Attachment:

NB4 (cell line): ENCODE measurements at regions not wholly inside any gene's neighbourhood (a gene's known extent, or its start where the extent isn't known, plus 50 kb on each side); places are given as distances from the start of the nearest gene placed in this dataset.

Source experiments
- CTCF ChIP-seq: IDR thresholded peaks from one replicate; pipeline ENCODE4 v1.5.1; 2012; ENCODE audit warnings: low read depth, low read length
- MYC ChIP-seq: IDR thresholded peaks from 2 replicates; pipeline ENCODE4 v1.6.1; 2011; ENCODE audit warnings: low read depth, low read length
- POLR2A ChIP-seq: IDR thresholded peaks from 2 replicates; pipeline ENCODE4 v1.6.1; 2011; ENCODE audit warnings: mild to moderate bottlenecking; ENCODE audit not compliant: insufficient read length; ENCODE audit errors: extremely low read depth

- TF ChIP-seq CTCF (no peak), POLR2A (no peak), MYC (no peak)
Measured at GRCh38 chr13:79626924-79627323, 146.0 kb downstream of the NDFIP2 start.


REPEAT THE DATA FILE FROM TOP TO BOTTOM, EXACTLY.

NB4 (cell line): ENCODE measurements at regions not wholly inside any gene's neighbourhood (a gene's known extent, or its start where the extent isn't known, plus 50 kb on each side); places are given as distances from the start of the nearest gene placed in this dataset.

Source experiments
- CTCF ChIP-seq: IDR thresholded peaks from one replicate; pipeline ENCODE4 v1.5.1; 2012; ENCODE audit warnings: low read depth, low read length
- MYC ChIP-seq: IDR thresholded peaks from 2 replicates; pipeline ENCODE4 v1.6.1; 2011; ENCODE audit warnings: low read depth, low read length
- POLR2A ChIP-seq: IDR thresholded peaks from 2 replicates; pipeline ENCODE4 v1.6.1; 2011; ENCODE audit warnings: mild to moderate bottlenecking; ENCODE audit not compliant: insufficient read length; ENCODE audit errors: extremely low read depth

- TF ChIP-seq CTCF (no peak), POLR2A (no peak), MYC (no peak)
Measured at GRCh38 chr13:79626924-79627323, 146.0 kb downstream of the NDFIP2 start.